Melbourne businesses are demanding new office space be fitted out for them as they try to entice workers away from homes and back into the CBD.
And they want quality digs, according to Cushman and Wakefield’s new director of its tenant advisory group, Marcus Tanti.
“On average, tenants are still leasing less space than they did pre-Covid, and that is despite the economy going well and despite head count increasing,” Tanti said this week.
“But the real drivers of tenant demand are an increase in demand for fitted tenancies and an increase in demand for quality stock.
“So, either the landlord has built a fit-out or there is a fit-out that is already there.”
Tanti blamed supply-chain issues, saying that despite the better commercial terms being offered by landlords, fit-out costs “have gone through the roof”.
“And overriding those two facts is that on average they are leasing less space.”
He said if companies intended to do their own fit-outs, research showed they would not be better off.
“There are exceptions to the rule, different sectors performing differently, but on average the key points are there is a flight to quality, there is a push for fitted space and there is an overall reduction in the amount of space taken.”
JLL’s joint head of office leasing in Victoria James Palmer agreed, saying quality was a key priority for companies wanting to get their staff back into the office.
“Offices need to be bigger, brighter, better, more exciting places to work. And places where people want to come and collaborate and spend their day,” Palmer said.
And that included “a percentage of the market that is looking for fitted opportunities”.
Palmer said the Melbourne market was still struggling with workers shunning the office but added there were signs the situation was improving.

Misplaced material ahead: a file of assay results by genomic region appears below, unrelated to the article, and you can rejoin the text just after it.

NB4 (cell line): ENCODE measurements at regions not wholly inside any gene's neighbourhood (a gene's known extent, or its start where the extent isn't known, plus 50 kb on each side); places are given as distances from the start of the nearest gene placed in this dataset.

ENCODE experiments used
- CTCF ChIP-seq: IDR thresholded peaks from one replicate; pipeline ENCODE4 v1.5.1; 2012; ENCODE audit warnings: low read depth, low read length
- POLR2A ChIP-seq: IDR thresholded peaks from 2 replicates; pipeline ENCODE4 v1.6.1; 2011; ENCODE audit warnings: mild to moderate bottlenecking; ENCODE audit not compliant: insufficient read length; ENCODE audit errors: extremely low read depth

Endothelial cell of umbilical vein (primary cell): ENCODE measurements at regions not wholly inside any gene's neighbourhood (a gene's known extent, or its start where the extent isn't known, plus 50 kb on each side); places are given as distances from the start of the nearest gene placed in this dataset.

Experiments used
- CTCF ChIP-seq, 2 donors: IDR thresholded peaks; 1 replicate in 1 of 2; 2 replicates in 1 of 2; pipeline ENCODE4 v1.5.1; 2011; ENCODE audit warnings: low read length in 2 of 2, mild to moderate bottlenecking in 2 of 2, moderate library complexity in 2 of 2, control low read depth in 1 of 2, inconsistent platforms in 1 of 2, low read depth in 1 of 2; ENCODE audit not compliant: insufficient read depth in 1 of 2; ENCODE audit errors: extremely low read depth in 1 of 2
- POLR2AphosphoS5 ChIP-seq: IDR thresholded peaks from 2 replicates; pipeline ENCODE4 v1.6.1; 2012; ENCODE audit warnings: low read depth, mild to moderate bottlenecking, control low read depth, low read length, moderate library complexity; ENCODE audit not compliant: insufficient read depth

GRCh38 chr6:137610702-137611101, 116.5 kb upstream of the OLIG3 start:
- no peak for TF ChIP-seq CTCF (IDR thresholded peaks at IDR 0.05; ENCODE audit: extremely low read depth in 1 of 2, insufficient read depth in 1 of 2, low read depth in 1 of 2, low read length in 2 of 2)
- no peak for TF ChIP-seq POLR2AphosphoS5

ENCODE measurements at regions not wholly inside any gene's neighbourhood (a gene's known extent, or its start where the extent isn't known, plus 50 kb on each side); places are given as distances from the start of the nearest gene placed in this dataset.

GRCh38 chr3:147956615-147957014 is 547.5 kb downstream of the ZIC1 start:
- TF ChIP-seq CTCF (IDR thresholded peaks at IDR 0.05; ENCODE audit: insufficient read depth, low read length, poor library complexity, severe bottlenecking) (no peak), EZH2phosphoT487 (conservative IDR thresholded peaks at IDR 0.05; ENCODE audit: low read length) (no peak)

In their own research, JLL found of those companies that rented office space a year ago, 48 per cent of them now wanted additional space, in preparation for returning workers.
“There are sectors of the market that are in expansion mode and growth mode,” Palmer said.
“The professional services sector is experiencing increased demand and our analysis shows that the sector ranks as one of the most active in the Melbourne CBD for the first quarter of 2022,” he said.
The Property Council of Australia says that increasing numbers of workers are returning to the Melbourne CBD but progress is slow. Office occupancy rose 12 per cent to just 48 per cent in the month to May.
And while Melbourne’s office occupancy numbers are up, it continues to lag behind other capital cities. Adelaide leads the way with 71 per cent occupancy, followed by Brisbane (64 per cent), Perth (63 per cent) and Canberra (60 per cent). While Melbourne remains behind Sydney (55 per cent), the gap has narrowed between the two biggest cities.
“While increased office occupancy is a promising sign for economic activity in the city, the figures show the recovery still has a way to go for Melbourne to get back into line with the other capital cities,” the Property Council’s Victorian executive director, Danni Hunter, said.
Hunter said every office worker supported five other jobs in the city.